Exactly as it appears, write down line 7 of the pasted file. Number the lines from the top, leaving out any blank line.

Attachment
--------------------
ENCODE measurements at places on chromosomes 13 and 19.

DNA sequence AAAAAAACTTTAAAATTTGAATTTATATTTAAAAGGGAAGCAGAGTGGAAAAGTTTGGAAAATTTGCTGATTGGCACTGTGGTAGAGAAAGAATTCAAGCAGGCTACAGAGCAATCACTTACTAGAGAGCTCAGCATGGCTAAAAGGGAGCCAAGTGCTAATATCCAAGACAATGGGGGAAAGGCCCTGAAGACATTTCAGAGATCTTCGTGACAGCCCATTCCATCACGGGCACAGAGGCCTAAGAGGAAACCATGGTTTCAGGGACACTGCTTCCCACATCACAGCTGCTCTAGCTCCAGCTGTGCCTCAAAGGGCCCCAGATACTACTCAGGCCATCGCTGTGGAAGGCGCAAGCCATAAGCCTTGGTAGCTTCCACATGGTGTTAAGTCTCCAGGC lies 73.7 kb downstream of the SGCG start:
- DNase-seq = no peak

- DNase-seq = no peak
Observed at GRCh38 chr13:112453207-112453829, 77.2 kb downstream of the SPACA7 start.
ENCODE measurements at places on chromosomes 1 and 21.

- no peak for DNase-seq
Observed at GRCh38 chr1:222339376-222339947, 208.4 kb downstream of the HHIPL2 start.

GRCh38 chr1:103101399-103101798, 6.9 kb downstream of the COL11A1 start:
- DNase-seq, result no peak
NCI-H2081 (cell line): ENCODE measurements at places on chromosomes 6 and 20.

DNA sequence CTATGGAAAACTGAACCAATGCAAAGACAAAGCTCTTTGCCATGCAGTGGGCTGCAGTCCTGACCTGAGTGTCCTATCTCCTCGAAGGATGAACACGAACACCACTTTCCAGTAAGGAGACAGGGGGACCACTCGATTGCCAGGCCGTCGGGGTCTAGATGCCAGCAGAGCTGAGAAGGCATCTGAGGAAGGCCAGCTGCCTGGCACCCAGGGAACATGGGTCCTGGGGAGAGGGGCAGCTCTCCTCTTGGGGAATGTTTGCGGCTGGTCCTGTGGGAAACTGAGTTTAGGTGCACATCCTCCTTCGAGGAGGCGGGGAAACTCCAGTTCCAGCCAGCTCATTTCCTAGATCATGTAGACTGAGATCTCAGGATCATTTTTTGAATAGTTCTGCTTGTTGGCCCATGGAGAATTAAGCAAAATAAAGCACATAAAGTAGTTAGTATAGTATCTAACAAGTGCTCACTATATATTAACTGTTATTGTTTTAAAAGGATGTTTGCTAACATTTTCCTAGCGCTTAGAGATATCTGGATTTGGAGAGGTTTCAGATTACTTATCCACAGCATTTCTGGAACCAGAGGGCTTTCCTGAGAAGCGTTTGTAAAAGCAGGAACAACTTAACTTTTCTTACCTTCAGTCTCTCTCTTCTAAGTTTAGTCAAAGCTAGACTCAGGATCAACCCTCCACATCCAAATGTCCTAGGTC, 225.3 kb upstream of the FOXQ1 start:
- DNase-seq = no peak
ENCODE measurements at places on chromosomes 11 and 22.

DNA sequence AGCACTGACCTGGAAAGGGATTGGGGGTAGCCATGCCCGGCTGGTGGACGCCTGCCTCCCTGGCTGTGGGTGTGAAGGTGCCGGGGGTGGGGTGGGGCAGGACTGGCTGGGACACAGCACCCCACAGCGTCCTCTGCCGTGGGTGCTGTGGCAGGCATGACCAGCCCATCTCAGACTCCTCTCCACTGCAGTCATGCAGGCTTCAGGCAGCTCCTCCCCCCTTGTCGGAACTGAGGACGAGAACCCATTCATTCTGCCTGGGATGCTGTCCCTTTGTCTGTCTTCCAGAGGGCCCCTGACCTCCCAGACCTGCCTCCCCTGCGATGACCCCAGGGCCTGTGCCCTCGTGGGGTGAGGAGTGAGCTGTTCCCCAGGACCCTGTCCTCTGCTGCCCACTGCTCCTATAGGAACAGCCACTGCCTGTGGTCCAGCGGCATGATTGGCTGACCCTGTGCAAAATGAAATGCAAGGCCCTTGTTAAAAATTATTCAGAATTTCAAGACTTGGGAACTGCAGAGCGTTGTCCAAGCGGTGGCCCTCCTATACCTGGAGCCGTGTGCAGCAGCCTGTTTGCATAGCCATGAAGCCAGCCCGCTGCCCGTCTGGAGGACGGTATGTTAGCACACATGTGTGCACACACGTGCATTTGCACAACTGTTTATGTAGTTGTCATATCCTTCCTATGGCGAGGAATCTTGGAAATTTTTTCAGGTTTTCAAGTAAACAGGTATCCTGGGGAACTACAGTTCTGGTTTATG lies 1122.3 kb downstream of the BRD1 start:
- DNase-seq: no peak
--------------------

- no peak for DNase-seq